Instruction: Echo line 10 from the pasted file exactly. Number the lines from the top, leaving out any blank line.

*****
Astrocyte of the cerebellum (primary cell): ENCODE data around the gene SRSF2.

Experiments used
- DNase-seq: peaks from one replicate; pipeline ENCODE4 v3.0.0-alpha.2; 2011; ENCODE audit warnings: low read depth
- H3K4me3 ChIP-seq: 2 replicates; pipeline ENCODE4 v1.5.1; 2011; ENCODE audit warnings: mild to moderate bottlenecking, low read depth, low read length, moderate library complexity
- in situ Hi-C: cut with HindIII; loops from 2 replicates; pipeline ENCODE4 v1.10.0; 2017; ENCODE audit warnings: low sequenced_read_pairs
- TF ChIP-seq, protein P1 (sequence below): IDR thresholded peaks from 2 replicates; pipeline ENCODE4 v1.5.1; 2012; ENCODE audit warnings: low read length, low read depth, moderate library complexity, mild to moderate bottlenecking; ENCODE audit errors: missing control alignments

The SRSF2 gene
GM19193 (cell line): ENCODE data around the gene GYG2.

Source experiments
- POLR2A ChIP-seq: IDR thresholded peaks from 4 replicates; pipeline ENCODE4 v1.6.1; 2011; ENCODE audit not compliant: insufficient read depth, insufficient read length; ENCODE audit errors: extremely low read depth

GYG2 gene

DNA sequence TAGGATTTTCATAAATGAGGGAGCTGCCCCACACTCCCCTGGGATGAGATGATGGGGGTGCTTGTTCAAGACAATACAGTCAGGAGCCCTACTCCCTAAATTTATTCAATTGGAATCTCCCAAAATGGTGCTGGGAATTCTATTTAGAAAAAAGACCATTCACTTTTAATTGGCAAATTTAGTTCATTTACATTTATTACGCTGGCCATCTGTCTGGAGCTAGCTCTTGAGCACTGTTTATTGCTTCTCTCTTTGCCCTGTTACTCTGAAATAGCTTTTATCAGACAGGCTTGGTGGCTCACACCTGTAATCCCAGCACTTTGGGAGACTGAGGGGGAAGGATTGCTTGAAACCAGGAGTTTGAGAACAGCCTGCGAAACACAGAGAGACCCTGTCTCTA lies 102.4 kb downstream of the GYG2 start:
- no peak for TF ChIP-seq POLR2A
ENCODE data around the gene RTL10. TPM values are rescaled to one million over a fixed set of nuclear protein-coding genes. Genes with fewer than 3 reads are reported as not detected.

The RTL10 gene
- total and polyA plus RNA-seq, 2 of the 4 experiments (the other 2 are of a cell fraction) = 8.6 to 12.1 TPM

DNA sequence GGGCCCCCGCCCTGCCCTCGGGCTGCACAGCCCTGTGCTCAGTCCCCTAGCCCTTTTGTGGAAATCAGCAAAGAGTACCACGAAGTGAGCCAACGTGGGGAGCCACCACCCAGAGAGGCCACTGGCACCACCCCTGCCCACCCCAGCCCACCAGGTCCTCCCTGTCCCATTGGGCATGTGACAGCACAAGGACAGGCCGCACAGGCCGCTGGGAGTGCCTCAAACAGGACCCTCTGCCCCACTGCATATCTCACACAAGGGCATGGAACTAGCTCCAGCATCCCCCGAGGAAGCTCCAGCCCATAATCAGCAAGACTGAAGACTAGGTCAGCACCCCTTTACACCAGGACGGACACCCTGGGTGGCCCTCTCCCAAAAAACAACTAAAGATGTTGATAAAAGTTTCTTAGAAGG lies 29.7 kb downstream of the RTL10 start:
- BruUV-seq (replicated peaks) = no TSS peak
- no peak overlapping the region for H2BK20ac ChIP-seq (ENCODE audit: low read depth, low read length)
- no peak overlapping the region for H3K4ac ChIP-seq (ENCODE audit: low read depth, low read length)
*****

- POLR2A ChIP-seq: IDR thresholded peaks from 4 replicates; pipeline ENCODE4 v1.6.1; 2011; ENCODE audit not compliant: insufficient read depth, insufficient read length; ENCODE audit errors: extremely low read depth